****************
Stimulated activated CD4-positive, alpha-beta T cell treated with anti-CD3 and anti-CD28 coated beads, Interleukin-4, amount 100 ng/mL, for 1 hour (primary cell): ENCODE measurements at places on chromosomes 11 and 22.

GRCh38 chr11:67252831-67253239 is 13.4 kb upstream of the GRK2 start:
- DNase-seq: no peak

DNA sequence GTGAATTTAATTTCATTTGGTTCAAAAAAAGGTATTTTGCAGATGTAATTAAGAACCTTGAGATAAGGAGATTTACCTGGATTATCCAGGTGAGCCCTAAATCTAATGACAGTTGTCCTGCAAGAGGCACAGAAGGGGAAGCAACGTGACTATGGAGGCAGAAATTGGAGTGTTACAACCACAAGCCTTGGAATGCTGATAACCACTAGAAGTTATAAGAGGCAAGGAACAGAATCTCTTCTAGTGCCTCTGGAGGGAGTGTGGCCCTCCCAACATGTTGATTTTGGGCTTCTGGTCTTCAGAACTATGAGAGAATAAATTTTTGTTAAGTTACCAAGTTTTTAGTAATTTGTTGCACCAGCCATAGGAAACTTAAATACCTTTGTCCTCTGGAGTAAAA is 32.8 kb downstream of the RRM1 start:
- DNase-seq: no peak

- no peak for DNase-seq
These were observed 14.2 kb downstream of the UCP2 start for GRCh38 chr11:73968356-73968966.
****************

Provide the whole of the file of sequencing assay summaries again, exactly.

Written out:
Stimulated activated CD4-positive, alpha-beta T cell treated with anti-CD3 and anti-CD28 coated beads, Interleukin-4, amount 100 ng/mL, for 1 hour (primary cell): ENCODE measurements at places on chromosomes 11 and 22.

GRCh38 chr11:67252831-67253239 is 13.4 kb upstream of the GRK2 start:
- DNase-seq: no peak

DNA sequence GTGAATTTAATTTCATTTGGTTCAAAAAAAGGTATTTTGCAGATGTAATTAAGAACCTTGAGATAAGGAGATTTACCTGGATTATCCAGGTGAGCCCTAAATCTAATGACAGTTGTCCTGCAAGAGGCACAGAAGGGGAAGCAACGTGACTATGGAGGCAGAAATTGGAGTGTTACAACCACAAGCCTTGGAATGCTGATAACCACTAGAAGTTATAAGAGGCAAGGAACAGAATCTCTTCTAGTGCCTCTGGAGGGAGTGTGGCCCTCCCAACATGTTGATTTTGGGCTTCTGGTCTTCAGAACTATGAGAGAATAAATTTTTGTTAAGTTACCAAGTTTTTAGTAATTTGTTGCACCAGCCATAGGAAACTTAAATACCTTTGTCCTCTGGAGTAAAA is 32.8 kb downstream of the RRM1 start:
- DNase-seq: no peak

- no peak for DNase-seq
These were observed 14.2 kb downstream of the UCP2 start for GRCh38 chr11:73968356-73968966.